Last week, the Fourth Court of Appeals in San Antonio, Texas, addressed an insurer’s duty to defend when faced with false or fraudulent claims against the insured. In Avalos v. Loya Insurance Co., No. 04-17-00070, 2018 WL 3551260 (Tex. App.—San Antonio, Jul. 25, 2016) (mem. op.), Plaintiffs appealed from the trial court’s summary judgment in favor of Loya for claims of negligence, breach of contract, breach of duty of good faith and fair dealing and DTPA violations. The underlying suit stemmed from a car accident between Osbaldo Hurtado Avalos and Antonio Hurtado in one vehicle with Karla Flores Guevara and Rodolfo Flores in another. Flores was moving Guevara’s car when he struck the Hurtados. Guevara was insured by Loya, however, the policy listed Flores as an excluded driver. Guevara, Flores and the Hurtados reported to the police and insurance company that Guevara (not Flores) was driving the involved vehicle. The Hurtados sued Guevara and through discovery, Guevara’s counsel discovered that Flores, not Guevara, was driving at the time of the accident. Accordingly, Loya denied coverage and Guevara’s counsel withdrew. A judgment was rendered against Guevara for over $450,000. Thereafter, the Hurtados, as assignees of Guevara, brought the underlying suit against Loya for actions including negligence, breach of contract, breach of the duty of good faith, and violation of the DTPA. Loya moved for both a traditional and no-evidence motion for summary judgment on the basis it had no duty to defend or cover Guevara as Flores was driving the vehicle, that there was no evidence Loya had a duty to defend Guevara or that Guevara was covered, and there was therefore no evidence as to the assigned claims brought by the Hurtados. Loya included portions of Guevara’s deposition taken in the instant suit, where Guevara admitted Flores was driving the car. The trial court granted summary judgment for Loya and the Hurtado’s appealed.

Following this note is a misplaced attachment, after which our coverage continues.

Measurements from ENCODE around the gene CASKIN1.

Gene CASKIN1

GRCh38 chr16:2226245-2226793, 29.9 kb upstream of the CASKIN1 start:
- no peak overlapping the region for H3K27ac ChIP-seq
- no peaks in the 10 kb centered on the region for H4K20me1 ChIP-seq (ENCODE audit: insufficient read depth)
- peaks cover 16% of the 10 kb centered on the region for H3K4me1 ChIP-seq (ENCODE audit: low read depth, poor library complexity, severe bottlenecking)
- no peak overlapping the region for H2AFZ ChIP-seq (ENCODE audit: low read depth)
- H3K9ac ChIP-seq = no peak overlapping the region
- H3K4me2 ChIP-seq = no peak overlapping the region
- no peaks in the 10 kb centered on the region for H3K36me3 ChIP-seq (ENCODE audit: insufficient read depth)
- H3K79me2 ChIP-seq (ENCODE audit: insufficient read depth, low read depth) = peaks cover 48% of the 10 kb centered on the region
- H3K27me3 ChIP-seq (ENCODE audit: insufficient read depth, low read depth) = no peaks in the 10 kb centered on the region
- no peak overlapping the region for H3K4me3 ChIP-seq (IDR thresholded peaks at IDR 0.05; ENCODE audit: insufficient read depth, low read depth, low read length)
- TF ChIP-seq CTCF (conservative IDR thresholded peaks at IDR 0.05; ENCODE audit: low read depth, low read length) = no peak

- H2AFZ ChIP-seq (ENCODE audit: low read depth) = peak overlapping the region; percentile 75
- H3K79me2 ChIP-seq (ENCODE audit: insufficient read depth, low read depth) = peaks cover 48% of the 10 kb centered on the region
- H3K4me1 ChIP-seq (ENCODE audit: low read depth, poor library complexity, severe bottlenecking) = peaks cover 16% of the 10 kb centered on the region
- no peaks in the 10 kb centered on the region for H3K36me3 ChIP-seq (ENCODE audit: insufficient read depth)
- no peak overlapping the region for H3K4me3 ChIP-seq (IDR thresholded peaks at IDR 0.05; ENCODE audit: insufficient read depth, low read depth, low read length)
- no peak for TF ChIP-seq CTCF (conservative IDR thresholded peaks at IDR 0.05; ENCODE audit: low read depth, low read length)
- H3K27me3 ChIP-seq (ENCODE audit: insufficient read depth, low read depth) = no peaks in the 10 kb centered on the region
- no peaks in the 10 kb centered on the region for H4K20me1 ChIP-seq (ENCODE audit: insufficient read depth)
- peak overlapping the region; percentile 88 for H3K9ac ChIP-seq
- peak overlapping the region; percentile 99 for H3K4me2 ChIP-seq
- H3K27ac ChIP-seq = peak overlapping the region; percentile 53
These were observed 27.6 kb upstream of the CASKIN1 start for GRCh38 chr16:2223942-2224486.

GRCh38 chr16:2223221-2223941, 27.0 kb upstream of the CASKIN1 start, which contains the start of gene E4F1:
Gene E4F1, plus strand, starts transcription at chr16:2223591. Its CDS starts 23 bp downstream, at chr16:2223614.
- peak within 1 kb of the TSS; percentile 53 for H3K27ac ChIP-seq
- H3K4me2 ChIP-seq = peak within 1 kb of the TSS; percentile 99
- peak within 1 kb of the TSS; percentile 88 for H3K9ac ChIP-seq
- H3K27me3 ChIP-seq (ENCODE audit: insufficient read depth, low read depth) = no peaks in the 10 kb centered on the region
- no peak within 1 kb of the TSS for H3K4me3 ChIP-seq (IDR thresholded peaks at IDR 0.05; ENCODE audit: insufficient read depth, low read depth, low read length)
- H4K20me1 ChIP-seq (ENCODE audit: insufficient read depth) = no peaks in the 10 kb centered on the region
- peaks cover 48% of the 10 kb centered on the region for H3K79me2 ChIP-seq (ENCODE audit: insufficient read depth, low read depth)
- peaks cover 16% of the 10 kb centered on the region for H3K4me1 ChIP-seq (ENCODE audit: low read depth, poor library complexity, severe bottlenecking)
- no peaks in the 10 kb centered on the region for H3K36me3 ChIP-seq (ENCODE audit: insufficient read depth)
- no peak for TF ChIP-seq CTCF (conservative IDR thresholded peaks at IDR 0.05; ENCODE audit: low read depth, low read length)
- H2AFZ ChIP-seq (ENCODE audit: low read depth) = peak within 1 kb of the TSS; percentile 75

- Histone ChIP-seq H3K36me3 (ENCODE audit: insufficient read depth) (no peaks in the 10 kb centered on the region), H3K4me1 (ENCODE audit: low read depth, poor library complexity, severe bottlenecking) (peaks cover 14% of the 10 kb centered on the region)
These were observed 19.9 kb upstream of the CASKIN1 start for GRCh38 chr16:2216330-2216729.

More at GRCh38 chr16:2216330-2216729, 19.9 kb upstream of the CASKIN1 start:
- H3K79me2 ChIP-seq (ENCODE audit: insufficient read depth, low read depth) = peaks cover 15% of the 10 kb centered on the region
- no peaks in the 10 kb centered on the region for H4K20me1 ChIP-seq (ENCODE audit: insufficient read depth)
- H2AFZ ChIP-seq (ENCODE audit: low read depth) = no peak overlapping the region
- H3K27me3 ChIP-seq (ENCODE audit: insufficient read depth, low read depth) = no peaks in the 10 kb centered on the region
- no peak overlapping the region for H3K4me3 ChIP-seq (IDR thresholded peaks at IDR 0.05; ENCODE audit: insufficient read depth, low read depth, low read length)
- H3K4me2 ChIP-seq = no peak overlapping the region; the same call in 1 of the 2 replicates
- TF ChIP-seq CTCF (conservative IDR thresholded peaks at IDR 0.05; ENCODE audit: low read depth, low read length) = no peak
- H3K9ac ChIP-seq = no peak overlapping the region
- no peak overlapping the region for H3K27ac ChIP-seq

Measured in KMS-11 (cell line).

Analyzing Loya’s duty to defend, the court employed the eight-corner rule—that only the insurance policy and the pleadings are relevant to the court’s determination of the duty. Under the Hurtado’s pleadings in the original negligence suit against Guevara, it is undisputed Guevara was a named insured under the policy, the vehicle involved was listed and that Flores was an excluded driver. Although Loya pointed to Guevara’s deposition where she admitted she was not driving the vehicle at the time of the accident, the Court concluded that it was Loya’s duty to establish the facts in defense of Guevara in the underlying suit—even if the allegations against Guevara were false or fraudulent. Accordingly, Guevara’s deposition could not be considered—and because Loya had a duty to defend Guevara, the trial court erred in granting Loya’s summary judgment. The Court reversed and remanded the case to the trial court.

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